I absolutely agree. Look, we want to make progress with Iran on a whole range of fronts, but it is difficult to do that when high-profile things of this nature remain to be dealt with. My constant message is: let us deal with this; let us get this done; let us do the right thing; and let us bring Nazanin and other dual nationals home.
As a doctor, I have extremely grave concern for the mental and physical wellbeing of Nazanin Zaghari-Ratcliffe. While the Prime Minister suffers from a textbook case of moral bankruptcy, I believe the Minister to be a good man who works with integrity. We are sitting on a ticking time bomb. The poor lady has depression and is suffering so greatly, and now we are looking at her being without her daughter—potentially the only lifeline she has left. I therefore ask the Minister today whether he is sure, with all his conscience, that he is doing absolutely everything he can.
I very much appreciate the hon. Lady’s remarks. Her passion does her great credit. As a doctor also—and having read what I have read in the press about Nazanin’s case—I too feel real sadness that somebody should have been brought to this pass mentally and physically. I can genuinely say to the hon. Lady that I and the Department that I have the privilege of working in have done everything we can to move this on, and we will continue to do everything we possibly can, but I do share her frustration.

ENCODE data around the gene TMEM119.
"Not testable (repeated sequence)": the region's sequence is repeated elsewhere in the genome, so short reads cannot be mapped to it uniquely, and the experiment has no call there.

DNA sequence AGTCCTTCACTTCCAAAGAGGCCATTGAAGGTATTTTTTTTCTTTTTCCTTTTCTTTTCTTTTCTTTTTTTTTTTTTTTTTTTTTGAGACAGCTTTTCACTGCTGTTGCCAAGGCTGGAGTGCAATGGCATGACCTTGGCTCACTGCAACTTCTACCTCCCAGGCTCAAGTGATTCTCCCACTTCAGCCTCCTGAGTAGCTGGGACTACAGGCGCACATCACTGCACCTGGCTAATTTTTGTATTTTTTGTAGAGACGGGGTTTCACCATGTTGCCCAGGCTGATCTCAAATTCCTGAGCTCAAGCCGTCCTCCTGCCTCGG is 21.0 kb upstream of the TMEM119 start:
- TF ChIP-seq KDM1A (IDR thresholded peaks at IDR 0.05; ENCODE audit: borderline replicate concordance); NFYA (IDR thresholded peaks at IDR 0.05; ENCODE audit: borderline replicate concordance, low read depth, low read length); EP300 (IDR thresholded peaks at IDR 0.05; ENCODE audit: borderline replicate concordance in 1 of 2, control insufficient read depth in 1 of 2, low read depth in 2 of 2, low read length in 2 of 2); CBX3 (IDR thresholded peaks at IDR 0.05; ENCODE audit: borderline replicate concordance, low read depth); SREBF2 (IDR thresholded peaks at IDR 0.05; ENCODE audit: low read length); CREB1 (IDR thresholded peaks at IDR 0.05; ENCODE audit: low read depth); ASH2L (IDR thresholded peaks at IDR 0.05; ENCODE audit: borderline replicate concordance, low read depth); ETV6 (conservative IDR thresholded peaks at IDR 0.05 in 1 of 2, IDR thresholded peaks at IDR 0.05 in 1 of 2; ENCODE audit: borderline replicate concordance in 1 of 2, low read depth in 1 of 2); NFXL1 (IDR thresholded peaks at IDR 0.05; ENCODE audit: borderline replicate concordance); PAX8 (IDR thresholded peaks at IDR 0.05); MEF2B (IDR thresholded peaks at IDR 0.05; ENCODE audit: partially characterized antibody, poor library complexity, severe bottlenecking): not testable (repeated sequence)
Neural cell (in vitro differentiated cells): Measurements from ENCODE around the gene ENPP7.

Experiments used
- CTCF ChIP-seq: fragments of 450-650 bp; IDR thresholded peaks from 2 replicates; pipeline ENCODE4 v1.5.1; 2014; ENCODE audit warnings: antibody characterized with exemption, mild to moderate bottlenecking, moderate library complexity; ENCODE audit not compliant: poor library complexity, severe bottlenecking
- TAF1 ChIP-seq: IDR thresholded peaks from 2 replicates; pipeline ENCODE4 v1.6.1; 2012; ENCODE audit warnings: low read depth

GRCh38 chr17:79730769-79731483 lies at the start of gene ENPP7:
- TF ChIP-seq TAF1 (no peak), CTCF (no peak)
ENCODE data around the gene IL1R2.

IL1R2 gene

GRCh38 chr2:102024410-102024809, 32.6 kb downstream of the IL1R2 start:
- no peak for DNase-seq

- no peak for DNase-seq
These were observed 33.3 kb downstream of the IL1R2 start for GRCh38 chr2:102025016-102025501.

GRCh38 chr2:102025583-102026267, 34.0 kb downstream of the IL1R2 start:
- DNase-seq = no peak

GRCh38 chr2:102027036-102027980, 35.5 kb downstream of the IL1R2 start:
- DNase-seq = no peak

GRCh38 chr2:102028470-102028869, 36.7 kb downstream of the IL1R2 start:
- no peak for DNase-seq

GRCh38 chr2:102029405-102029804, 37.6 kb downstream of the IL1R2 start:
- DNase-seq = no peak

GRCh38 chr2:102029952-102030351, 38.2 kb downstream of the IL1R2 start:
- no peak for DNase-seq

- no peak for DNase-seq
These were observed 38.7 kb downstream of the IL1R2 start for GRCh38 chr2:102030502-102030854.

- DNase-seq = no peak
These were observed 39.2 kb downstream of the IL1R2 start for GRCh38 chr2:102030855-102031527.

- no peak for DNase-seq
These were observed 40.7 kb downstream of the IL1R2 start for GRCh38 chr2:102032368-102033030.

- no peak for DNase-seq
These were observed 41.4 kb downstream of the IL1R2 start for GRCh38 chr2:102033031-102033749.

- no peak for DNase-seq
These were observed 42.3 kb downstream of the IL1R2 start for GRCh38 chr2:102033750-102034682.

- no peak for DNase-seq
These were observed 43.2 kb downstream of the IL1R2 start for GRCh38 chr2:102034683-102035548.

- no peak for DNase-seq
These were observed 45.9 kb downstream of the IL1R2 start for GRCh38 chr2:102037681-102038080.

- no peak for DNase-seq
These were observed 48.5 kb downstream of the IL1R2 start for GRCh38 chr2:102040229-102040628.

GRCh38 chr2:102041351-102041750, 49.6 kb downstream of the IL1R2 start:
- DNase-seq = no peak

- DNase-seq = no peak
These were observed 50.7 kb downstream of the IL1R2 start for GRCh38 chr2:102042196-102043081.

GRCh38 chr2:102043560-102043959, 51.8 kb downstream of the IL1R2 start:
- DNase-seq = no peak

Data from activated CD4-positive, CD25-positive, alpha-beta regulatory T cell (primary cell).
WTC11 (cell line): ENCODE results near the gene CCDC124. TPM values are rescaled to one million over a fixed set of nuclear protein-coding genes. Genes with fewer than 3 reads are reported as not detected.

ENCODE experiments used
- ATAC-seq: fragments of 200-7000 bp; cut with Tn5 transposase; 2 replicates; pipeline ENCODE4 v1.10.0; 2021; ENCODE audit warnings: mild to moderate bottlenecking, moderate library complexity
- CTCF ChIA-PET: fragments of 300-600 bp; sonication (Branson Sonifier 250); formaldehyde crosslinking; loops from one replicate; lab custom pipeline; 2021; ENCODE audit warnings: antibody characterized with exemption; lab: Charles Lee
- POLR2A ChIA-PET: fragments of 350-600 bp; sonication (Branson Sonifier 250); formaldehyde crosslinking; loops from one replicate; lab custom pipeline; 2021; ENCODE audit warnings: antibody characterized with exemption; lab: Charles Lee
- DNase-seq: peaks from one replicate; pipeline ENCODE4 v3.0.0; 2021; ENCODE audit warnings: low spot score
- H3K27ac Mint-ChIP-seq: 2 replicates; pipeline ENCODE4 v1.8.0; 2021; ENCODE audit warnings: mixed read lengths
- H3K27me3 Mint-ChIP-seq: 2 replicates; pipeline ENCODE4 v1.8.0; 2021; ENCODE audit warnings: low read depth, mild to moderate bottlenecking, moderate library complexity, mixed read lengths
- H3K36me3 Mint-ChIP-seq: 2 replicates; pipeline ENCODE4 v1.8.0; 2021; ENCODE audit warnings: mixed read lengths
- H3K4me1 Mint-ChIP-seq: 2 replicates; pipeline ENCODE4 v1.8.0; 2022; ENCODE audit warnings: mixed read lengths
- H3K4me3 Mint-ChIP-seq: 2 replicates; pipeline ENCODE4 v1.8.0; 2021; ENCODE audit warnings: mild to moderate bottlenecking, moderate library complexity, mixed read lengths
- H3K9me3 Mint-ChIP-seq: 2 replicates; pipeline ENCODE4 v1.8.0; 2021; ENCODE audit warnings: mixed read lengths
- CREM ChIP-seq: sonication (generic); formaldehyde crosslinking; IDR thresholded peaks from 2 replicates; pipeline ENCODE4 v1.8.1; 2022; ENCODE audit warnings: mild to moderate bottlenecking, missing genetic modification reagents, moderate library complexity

The Minister has used words such as “mercy” and “clemency”, which are fundamentally, in the end, religious words. I would have thought that, to many of the people who run Iran, those words would be intrinsically interesting. I just wonder—if I can put this question to him again—whether it would not be a good idea to ask the Archbishop of Canterbury, the Archbishop of York or maybe the former Archbishop of Canterbury, Rowan Williams, to lead a religious delegation to Iran to see whether there might be a way of them asking that the quality of mercy be not strained.
I am grateful to the hon. Gentleman for that suggestion. We discussed this on
I thank Tulip Siddiq for continuing to pursue this case on behalf of her constituent. I also want to say to Richard and Nazanin that the people of Glasgow Central are asking after them and hoping that they will be reunited soon.